By Robert Weller
3:34 p.m. August 18, 2004
DENVER - An FBI agent who said he was ordered not to discuss his role in a 15-year investigation of the Rocky Flats nuclear weapons plant warned Wednesday against creating a wildlife refuge at the site, saying it would be too dangerous.
Jon Lipsky, who led a 1989 raid on the plant after being tipped off about secret illegal burning of radioactive waste, said he was ordered by superiors to abandon his plans to talk about the investigation at a news conference.
The news conference was called to discuss a report written by former Rocky Flats employee Jacque Brever accusing the Department of Energy of lying about the extent of contamination at Rocky Flats, about 10 miles west of downtown Denver.
The department plans to convert the site into a wildlife refuge in two years after a $7 billion cleanup is complete.
Brever's report said so much radioactive waste was disposed of clandestinely at Rocky Flats that some contaminated areas are not part of the cleanup.
"I can tell you that Jacque's report is accurate," said Lipsky, saying he was speaking as a private citizen.
FBI spokesman Joe Parris confirmed Lipsky had been told not to talk about the investigation because he had not followed standard procedure and asked for permission. Parris said Lipsky could have faced sanctions if he had discussed it.
Rocky Flats made plutonium triggers for nuclear weapons until production was shut down after the 1989 raid. A federal grand jury investigated allegations of safety violations by the contractor and the Department of Energy.
The grand jury wanted to indict eight, including two corporations, but the Justice Department declined. The grand jury's report remains sealed.
One of the plant's operators at the time, Rockwell International Corp., pleaded guilty to 10 hazardous waste and clean water violations in 1992 and paid an $18.5 million fine.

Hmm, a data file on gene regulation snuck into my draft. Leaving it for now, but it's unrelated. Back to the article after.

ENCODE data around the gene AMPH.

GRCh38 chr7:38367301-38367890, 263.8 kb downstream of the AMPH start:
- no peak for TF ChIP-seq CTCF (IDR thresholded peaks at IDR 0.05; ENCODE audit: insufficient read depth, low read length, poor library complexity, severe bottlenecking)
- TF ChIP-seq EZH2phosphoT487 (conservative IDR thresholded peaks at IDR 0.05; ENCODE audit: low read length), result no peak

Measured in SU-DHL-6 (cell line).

Brever prepared her report for Rep. Mark Udall, D-Colo., who had asked for a detailed account of her concerns about Rocky Flats. Speaking with difficulty because of thyroid cancer she believes she contracted while working at Rocky Flats, Brever said employees would dump contaminated waste in a duck pond.
"We called it feeding the ducks," she said, noting that the pond is not listed among the areas being cleaned.
Energy Department spokeswoman Karen Lutz said officials have reviewed Brever's report and some of the areas Brever cited have been cleaned up or will be. Lutz said a cleanup of the duck pond will begin in the next three weeks.
"The Department of Energy is very confident that the cleanup of Rocky Flats is thorough, safe and protective," Lutz said.
Neils Schonbeck, a professor of biochemistry at Metro State College in Denver who has studied Rocky Flats since 1988, said he is concerned that recent research in Britain indicates that the cancer risk from inhalation of plutonium could be 10 times higher than previously thought.
He said the government's acceptable limit of 50 picocuries in topsoil at Rocky Flats is far too high. Schonbeck said visitors could stir up dust and put dangerous levels of plutonium in the air. "Even rain can mobilize plutonium" he said.
On the Net:
Fish and Wildlife Service refuge plan: http://rockyflats.fws.gov/
Rocky Mountain Peace and Justice Center fact sheet: http://www.rmpjc.org/2002/FlatsCleanup-Facts.html